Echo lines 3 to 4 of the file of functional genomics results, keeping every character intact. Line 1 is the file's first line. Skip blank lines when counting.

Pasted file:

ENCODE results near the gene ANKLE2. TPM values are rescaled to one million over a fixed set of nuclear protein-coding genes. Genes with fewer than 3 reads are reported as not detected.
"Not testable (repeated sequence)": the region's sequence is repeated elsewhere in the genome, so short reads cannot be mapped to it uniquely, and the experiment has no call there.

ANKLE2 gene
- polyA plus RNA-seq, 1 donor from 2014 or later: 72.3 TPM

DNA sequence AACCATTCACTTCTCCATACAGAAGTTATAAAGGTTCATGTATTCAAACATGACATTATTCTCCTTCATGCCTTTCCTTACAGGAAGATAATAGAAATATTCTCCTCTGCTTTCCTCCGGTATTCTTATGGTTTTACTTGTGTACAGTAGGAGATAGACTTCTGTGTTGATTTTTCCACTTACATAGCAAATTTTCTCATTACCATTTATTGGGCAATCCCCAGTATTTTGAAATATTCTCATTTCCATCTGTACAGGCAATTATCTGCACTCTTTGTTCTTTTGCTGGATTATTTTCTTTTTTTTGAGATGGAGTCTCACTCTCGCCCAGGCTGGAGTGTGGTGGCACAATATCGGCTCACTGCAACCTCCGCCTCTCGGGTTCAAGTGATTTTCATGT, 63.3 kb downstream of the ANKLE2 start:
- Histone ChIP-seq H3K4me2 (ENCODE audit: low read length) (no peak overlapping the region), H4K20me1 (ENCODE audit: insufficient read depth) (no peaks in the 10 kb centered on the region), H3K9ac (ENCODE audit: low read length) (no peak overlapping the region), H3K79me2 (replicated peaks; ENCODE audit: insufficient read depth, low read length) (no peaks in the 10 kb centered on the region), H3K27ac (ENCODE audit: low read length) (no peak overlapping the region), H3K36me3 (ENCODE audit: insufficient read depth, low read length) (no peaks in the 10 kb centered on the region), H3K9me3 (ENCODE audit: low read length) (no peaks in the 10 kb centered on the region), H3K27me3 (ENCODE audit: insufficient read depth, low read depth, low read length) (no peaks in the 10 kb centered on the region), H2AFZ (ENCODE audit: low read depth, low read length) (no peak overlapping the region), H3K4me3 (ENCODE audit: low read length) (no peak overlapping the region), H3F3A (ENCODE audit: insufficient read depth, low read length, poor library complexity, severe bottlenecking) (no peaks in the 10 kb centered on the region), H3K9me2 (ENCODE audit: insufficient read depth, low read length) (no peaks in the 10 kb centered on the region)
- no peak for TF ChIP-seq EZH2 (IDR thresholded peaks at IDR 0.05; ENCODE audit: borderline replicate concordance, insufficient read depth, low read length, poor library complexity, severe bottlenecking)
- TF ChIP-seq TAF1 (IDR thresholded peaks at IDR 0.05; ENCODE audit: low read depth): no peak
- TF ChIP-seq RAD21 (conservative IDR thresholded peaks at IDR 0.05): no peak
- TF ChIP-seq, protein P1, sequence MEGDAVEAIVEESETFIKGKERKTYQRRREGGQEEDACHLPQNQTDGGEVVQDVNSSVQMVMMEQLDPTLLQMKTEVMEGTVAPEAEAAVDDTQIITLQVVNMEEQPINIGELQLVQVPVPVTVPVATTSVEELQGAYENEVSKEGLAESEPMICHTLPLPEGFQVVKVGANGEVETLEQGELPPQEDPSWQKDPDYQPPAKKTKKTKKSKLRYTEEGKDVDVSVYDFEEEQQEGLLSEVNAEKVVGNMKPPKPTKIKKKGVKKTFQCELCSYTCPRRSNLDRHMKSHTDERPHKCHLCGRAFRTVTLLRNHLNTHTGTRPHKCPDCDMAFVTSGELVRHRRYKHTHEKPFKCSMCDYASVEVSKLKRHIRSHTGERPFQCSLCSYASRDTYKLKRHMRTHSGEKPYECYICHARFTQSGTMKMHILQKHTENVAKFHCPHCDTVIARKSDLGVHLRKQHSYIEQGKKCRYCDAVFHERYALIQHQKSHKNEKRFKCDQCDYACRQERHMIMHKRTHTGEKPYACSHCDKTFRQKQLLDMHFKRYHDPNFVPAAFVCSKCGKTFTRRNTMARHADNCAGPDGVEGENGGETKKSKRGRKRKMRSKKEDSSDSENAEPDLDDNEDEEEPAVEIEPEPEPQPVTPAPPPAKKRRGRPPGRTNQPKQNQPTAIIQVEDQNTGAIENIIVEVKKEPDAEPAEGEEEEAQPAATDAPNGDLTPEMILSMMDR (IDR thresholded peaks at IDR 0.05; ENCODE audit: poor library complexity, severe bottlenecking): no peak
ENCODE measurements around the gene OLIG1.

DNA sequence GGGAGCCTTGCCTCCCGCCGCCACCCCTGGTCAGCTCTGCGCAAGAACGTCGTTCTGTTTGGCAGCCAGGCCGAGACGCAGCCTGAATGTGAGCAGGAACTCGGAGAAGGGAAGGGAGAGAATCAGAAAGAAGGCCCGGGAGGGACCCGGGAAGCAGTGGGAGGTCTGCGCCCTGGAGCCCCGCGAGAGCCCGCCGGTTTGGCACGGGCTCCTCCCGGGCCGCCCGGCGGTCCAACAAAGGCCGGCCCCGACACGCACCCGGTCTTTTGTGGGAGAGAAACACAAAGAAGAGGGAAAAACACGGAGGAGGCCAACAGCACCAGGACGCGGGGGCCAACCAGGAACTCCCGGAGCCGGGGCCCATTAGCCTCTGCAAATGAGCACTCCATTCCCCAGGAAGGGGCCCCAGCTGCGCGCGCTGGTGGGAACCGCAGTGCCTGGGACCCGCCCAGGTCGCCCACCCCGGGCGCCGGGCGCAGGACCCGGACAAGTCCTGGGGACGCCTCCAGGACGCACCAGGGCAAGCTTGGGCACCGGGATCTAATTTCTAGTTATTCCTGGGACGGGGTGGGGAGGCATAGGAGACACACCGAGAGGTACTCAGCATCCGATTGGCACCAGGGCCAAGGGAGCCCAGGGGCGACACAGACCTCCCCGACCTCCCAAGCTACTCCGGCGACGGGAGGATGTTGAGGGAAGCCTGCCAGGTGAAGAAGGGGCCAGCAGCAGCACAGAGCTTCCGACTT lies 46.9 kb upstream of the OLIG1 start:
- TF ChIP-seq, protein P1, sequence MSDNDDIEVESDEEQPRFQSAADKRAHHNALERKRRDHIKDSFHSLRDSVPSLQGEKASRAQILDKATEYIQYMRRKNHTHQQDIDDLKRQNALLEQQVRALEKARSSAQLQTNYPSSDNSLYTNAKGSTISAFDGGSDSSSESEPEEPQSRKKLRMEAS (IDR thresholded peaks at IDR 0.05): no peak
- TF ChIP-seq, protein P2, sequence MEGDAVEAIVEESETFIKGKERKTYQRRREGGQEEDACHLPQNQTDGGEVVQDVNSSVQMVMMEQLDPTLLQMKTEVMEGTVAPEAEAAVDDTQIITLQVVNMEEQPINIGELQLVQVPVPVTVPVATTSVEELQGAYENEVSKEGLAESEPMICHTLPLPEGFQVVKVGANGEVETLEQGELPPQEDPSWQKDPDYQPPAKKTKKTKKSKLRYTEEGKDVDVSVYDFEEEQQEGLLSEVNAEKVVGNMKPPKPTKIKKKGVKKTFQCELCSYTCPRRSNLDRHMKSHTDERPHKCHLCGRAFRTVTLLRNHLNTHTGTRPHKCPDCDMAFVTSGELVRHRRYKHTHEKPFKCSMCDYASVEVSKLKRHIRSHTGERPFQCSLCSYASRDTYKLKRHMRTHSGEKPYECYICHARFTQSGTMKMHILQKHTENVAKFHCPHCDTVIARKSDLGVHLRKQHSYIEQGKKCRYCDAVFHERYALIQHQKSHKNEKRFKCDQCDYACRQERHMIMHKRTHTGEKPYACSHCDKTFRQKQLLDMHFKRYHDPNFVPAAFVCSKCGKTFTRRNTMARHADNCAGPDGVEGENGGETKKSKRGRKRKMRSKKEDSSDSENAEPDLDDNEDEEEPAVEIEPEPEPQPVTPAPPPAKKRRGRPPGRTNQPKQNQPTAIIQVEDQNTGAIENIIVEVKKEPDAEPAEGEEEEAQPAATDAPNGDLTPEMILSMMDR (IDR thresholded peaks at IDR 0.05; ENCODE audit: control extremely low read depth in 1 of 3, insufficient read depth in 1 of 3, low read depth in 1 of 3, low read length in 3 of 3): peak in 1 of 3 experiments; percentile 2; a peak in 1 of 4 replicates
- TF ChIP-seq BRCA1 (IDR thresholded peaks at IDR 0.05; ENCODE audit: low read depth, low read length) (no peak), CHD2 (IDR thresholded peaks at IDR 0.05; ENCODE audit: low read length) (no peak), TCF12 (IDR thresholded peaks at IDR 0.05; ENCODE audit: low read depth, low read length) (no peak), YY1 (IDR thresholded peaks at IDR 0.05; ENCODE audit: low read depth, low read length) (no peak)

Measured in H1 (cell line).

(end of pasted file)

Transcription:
ANKLE2 gene
- polyA plus RNA-seq, 1 donor from 2014 or later: 72.3 TPM